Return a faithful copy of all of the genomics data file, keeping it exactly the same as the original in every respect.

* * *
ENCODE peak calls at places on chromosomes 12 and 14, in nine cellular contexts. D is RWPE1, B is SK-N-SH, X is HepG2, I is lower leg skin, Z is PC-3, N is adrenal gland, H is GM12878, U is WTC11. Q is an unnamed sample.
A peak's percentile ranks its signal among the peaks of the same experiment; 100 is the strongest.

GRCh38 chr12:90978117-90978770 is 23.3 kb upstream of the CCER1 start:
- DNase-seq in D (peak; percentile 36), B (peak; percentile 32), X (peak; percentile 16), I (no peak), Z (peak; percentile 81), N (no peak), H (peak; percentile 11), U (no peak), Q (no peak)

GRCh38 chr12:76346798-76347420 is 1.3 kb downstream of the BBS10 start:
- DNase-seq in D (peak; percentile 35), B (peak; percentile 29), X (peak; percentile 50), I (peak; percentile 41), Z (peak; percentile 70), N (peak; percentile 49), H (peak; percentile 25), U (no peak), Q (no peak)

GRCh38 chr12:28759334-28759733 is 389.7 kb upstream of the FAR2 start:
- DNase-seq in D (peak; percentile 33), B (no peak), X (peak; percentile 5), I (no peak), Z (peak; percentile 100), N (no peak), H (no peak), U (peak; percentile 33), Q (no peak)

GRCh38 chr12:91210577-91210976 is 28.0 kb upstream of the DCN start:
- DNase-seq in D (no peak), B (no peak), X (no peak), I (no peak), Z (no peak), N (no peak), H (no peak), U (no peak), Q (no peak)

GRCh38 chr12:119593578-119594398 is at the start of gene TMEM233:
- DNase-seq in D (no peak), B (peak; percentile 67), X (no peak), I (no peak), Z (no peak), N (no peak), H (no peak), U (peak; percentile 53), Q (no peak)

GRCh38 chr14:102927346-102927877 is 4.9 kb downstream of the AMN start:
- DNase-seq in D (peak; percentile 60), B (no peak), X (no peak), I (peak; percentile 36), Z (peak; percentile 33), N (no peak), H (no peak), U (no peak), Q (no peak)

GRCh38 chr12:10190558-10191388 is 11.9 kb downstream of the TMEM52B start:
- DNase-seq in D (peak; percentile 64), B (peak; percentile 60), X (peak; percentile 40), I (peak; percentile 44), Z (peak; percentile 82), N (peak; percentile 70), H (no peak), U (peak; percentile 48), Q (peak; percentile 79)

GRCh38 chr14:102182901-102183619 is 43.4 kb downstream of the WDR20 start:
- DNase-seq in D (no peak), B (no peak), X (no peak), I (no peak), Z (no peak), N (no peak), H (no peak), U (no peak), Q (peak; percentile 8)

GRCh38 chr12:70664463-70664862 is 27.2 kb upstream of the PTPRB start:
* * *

ENCODE peak calls at places on chromosomes 12 and 14, in nine cellular contexts. D is RWPE1, B is SK-N-SH, X is HepG2, I is lower leg skin, Z is PC-3, N is adrenal gland, H is GM12878, U is WTC11. Q is an unnamed sample.
A peak's percentile ranks its signal among the peaks of the same experiment; 100 is the strongest.

GRCh38 chr12:90978117-90978770 is 23.3 kb upstream of the CCER1 start:
- DNase-seq in D (peak; percentile 36), B (peak; percentile 32), X (peak; percentile 16), I (no peak), Z (peak; percentile 81), N (no peak), H (peak; percentile 11), U (no peak), Q (no peak)

GRCh38 chr12:76346798-76347420 is 1.3 kb downstream of the BBS10 start:
- DNase-seq in D (peak; percentile 35), B (peak; percentile 29), X (peak; percentile 50), I (peak; percentile 41), Z (peak; percentile 70), N (peak; percentile 49), H (peak; percentile 25), U (no peak), Q (no peak)

GRCh38 chr12:28759334-28759733 is 389.7 kb upstream of the FAR2 start:
- DNase-seq in D (peak; percentile 33), B (no peak), X (peak; percentile 5), I (no peak), Z (peak; percentile 100), N (no peak), H (no peak), U (peak; percentile 33), Q (no peak)

GRCh38 chr12:91210577-91210976 is 28.0 kb upstream of the DCN start:
- DNase-seq in D (no peak), B (no peak), X (no peak), I (no peak), Z (no peak), N (no peak), H (no peak), U (no peak), Q (no peak)

GRCh38 chr12:119593578-119594398 is at the start of gene TMEM233:
- DNase-seq in D (no peak), B (peak; percentile 67), X (no peak), I (no peak), Z (no peak), N (no peak), H (no peak), U (peak; percentile 53), Q (no peak)

GRCh38 chr14:102927346-102927877 is 4.9 kb downstream of the AMN start:
- DNase-seq in D (peak; percentile 60), B (no peak), X (no peak), I (peak; percentile 36), Z (peak; percentile 33), N (no peak), H (no peak), U (no peak), Q (no peak)

GRCh38 chr12:10190558-10191388 is 11.9 kb downstream of the TMEM52B start:
- DNase-seq in D (peak; percentile 64), B (peak; percentile 60), X (peak; percentile 40), I (peak; percentile 44), Z (peak; percentile 82), N (peak; percentile 70), H (no peak), U (peak; percentile 48), Q (peak; percentile 79)

GRCh38 chr14:102182901-102183619 is 43.4 kb downstream of the WDR20 start:
- DNase-seq in D (no peak), B (no peak), X (no peak), I (no peak), Z (no peak), N (no peak), H (no peak), U (no peak), Q (peak; percentile 8)

GRCh38 chr12:70664463-70664862 is 27.2 kb upstream of the PTPRB start: